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The retail sector of Jordan and Lebanon is a beacon of light in the Levant region, thanks to strong demand and numerous developments in the pipeline.

June 2015

Over the last few years Jordan and Lebanon’s retail sectors have evolved creating strong demand with the potential to drive real estate values.

Despite the ongoing turbulence that surrounds both countries and a drop in investor sentiment, experts maintain that opportunities exist for international retail brands to enter both markets.


According to Abdali Investment and Development, Jordan’s retail industry is continuously evolving, transitioning into one of the most sought-after retail destinations in the Levant.

“Over the years, Jordan has opened up to a wide range of international investors and brands, which now eye Jordan as a profitable investment opportunity. The retail market has been growing exponentially, introducing a wide range of options for its local and foreign investors,” says the company.

The developer goes on to say that with many international reputed brands positioning themselves firmly in Jordan’s retail scene, a number of retail projects are taking shape in the country to fulfil the rising demand “as well as to accommodate the rising interests of international brands and investors.”

“The country has market growth potential. Currently 70% of Jordanians are under the age of 30. In addition, Jordan is open to a diverse range of retail offerings and is becoming increasingly known as a shopping destination for shoppers from troubled regions, such as Palestine, Syria and Iraq,” says Abdali.


One of the largest developments taking place currently in Amman is Abdali’s Downtown. The development spans over 384,000 sqm of land and is the first area in Amman that is being developed under the new local mixed-use planning codes, signifying the development of commercial, hospitality, medical and retail outlets under one address.

The retail component comprises Abdali Mall scheduled to open in March 2016 which will include 80,000 sqm of GLA. The mall will include Cineplex, Cozmo supermarket, Azadea Group brands, Al Shayea Group among others.

“The main retail area which is currently operational at Abdali is The Boulevard, contributing a GLA of 40,000 sqm which includes many fashion stores and F&B concepts in an open air atmosphere,” says Abdali.

“Jordan will also witness upcoming hotel chains opening its doors. In addition, hotel chains, such as St Regis, Fairmont, the W, Le Gray and Rotana will have small shopping arcades,” says Abdali.


As a result of large-scale overseas investment, the retail industry in Jordan is shifting its focus away from Amman.

For example, Marsa Zayed, a mixed-use development project will include a 2km waterfront, 260 apartments, 200 townhouses and retail space, according to Oxford Business Group.

The Group also highlight Saraya Aqaba, a USD 1 billion mixed-use beachfront project which will comprise of numerous retail, business and hospitality offerings, as well as Ayla Oasis another mixed-use development in the pipeline.

“Upcoming retail developments will boost Jordan’s tourism sector, increase international investment into the country, as well as open up opportunities for further investment by brands and international retail divisions,” says Abdali.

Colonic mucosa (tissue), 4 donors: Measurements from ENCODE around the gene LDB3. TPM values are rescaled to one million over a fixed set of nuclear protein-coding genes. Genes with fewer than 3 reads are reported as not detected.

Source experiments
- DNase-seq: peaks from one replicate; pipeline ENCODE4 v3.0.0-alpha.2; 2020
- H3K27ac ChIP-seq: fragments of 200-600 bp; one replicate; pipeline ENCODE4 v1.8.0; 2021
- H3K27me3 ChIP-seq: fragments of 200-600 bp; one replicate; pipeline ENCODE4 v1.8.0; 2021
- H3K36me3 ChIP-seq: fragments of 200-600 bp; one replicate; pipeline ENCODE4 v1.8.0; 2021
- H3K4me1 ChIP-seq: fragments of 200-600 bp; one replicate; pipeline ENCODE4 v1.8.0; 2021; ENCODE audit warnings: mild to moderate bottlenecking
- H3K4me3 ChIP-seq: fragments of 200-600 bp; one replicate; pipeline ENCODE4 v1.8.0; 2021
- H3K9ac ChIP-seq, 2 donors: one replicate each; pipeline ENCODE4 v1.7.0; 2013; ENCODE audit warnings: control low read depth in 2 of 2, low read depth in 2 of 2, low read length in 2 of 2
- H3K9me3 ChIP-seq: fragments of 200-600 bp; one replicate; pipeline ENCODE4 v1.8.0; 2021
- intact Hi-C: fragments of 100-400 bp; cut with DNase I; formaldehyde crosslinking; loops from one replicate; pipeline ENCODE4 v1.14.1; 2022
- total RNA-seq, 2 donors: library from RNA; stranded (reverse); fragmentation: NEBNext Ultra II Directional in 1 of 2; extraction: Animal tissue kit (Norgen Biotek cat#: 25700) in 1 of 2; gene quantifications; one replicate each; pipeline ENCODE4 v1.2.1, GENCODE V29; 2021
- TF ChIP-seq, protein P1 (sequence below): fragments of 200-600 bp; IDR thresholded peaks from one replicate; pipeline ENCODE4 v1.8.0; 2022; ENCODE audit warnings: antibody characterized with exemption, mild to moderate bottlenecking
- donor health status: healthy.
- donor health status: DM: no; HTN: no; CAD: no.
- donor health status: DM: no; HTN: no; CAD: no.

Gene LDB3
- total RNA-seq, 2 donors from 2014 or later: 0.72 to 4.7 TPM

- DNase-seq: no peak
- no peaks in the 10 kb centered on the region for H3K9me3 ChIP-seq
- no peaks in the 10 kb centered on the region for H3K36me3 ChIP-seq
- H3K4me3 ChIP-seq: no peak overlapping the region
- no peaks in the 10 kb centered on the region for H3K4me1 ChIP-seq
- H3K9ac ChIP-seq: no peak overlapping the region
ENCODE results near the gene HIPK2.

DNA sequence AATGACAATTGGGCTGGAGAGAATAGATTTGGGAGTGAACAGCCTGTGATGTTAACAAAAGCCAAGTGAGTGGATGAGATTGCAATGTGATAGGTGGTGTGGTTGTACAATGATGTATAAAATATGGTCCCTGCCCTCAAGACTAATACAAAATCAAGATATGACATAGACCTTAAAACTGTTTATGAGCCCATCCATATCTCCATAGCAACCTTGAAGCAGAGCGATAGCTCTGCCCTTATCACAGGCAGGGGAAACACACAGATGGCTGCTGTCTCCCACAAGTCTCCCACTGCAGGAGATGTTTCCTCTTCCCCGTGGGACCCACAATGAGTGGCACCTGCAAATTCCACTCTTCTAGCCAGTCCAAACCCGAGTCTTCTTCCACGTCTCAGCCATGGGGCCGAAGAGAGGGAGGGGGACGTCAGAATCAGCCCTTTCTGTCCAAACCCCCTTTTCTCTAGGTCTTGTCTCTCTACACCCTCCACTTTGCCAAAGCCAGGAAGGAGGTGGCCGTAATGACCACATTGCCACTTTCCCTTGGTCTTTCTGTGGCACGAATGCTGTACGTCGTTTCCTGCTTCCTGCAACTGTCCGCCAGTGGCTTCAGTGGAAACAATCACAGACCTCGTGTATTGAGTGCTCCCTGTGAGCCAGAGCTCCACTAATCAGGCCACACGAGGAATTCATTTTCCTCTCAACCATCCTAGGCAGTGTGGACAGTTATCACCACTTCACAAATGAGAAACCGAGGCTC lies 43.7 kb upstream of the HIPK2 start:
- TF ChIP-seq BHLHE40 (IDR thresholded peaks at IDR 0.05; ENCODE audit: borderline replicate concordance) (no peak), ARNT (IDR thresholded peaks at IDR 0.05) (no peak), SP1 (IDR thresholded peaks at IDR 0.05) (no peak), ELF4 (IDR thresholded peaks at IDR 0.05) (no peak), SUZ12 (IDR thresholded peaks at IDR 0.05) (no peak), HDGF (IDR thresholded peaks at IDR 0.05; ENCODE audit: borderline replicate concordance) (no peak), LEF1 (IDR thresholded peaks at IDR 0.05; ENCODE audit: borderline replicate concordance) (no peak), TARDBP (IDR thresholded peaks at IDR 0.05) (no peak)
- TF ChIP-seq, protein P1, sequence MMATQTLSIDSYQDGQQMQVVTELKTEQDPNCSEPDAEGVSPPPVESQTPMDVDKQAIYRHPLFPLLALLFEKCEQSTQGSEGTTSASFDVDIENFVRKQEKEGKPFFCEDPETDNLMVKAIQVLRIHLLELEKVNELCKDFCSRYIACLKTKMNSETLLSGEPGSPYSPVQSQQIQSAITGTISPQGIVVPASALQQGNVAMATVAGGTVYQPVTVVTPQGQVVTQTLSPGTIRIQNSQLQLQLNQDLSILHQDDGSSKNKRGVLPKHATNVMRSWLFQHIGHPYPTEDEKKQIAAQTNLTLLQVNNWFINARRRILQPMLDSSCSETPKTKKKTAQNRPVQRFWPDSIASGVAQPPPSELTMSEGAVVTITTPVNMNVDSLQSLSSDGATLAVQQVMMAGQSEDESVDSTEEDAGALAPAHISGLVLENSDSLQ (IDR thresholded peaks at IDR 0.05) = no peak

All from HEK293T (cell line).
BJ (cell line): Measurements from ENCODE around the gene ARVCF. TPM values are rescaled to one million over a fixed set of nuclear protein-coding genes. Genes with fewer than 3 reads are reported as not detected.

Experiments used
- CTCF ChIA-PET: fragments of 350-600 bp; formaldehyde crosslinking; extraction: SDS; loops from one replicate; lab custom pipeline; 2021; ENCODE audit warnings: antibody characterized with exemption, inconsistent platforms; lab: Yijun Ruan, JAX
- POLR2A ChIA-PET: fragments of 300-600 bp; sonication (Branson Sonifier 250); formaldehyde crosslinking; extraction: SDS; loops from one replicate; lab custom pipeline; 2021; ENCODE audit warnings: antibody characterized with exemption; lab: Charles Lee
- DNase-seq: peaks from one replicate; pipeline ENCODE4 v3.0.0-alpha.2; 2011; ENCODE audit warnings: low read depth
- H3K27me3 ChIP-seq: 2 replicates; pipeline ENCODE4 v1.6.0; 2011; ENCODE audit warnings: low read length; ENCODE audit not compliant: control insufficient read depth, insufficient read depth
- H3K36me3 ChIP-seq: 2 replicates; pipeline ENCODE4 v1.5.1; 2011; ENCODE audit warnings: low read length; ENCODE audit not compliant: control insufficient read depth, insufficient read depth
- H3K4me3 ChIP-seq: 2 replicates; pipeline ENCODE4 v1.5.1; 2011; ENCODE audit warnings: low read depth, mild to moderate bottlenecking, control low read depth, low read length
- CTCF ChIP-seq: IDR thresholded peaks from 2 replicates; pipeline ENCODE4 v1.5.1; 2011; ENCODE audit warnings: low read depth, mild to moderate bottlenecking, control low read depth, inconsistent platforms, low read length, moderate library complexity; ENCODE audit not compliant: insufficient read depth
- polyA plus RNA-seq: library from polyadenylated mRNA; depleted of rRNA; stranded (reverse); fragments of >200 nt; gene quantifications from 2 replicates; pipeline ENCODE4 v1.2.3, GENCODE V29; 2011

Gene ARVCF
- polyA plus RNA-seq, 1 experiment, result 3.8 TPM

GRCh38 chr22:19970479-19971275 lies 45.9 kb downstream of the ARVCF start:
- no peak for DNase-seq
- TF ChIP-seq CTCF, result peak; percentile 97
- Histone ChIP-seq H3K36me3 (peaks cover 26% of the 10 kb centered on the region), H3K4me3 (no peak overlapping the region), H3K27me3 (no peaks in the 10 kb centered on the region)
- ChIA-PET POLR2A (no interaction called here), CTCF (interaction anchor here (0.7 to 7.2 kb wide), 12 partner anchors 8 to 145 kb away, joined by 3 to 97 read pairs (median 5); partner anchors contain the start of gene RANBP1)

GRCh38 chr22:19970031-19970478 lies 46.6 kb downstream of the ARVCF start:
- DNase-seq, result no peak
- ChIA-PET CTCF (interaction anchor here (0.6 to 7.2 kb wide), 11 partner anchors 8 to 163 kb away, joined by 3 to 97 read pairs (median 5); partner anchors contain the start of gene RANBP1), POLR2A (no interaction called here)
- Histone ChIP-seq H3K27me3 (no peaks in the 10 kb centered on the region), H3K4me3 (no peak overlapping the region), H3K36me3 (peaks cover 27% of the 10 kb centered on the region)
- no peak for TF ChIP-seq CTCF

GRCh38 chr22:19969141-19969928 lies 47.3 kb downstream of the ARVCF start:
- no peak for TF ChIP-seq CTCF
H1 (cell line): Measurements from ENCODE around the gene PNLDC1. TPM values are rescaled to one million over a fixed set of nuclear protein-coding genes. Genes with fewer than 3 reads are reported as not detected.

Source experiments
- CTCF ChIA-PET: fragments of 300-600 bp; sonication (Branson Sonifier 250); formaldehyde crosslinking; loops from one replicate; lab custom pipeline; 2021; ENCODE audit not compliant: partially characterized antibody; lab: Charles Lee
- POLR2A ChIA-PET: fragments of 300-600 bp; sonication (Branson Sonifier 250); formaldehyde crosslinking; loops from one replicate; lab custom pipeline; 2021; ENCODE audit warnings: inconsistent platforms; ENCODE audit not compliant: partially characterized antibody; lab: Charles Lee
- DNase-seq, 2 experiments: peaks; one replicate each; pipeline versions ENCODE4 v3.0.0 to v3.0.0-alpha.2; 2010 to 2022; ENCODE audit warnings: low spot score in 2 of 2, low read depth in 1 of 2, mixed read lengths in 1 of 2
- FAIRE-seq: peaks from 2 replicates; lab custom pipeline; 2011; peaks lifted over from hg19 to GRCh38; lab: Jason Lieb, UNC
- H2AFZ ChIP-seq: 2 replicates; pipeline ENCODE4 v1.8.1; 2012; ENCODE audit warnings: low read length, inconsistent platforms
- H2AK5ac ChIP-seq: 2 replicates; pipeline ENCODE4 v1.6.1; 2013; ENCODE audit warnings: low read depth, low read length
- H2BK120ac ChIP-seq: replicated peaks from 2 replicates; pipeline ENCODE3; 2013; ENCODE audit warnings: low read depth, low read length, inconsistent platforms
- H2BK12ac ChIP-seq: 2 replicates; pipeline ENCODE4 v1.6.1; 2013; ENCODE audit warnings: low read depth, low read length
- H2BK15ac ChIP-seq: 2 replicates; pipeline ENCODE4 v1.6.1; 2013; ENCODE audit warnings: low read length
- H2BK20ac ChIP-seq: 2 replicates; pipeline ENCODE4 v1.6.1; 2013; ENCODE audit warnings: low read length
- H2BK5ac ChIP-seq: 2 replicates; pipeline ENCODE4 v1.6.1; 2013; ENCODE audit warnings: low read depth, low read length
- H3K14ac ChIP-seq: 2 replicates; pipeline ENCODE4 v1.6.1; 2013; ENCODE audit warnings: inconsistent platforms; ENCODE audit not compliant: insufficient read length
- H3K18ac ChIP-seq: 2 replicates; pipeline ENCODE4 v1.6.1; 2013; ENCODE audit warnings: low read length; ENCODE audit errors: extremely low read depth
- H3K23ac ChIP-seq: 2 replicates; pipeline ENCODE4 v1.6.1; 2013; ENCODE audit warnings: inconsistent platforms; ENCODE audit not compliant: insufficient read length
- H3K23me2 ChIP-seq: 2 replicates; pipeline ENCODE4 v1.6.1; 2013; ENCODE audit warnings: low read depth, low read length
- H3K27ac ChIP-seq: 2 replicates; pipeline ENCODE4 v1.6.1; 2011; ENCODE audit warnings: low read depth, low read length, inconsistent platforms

Last year Samarah Mall opened in the Dead Sea. The mall is the first and the only retail and leisure destination in the widely popular Dead Sea area, which attracts thousands of locals and tourists.

In addition to its role in boosting tourism in the Dead Sea area, Samarah Mall has created over 200 job opportunities in the area.


According to a 2014 MEED report, for some retailers, Lebanon’s long-term prospects outweigh the current instability in the region.

“Despite the small size and relatively low income at USD 10,425, per capita gross domestic product significantly lags behind the GCC states – Beirut has gained a name as a retail hub. The city is home to haute couture designers such as Elie Saab and Reem Acra, who share the market with established luxury brands such as Dior, Cartier and Louis Vuitton,” says the report.

Over the last three years multinationals have invested heavily in the market, with U.S. chain Gap opening its first store in 2012 with Beirut-based retail franchise operator, Azadea Group. The Group has so far launched clothing stores such as Mango and Zara and French retailer Decathlon.


According to the report, Beirut City Centre – which opened its doors in 2013 – marks the launch of Lebanon’s first Carrefour hypermarket signifying a gradual shift away from small, independent traders towards larger retailers. In addition, Spinneys opened in Byblos in 2012 and now operates in eight stores across the country, with plans for several more.

In 2013 City Centre Beirut opened with 200 stores across 60,000 sqm, serving the central and eastern areas of Beirut, strategically located in Hazmieh next to the Damascus highway.

While the food & beverage market has been performing relatively well, Bank Audi released a report in September last year, revealing that retail rents declined by 20% to 30% in 2014 across the capital city’s major retail areas. However, the areas of Badaro and Hamra were the exception. The Badaro area in Lebanon has seen demand outstrip supply and is putting upward pressure on rents.

“Badaro seems to be offering opportunities for companies operating in the food and beverage sector, with some available supply, and easy access from both within and outside the capital city’s major arteries,” says the report.

Lebanon’s retail development pipeline includes: the Spot C Mall in Choueifat, Airport Mall in Aramoun, and Spot Mall in Nabatiyah.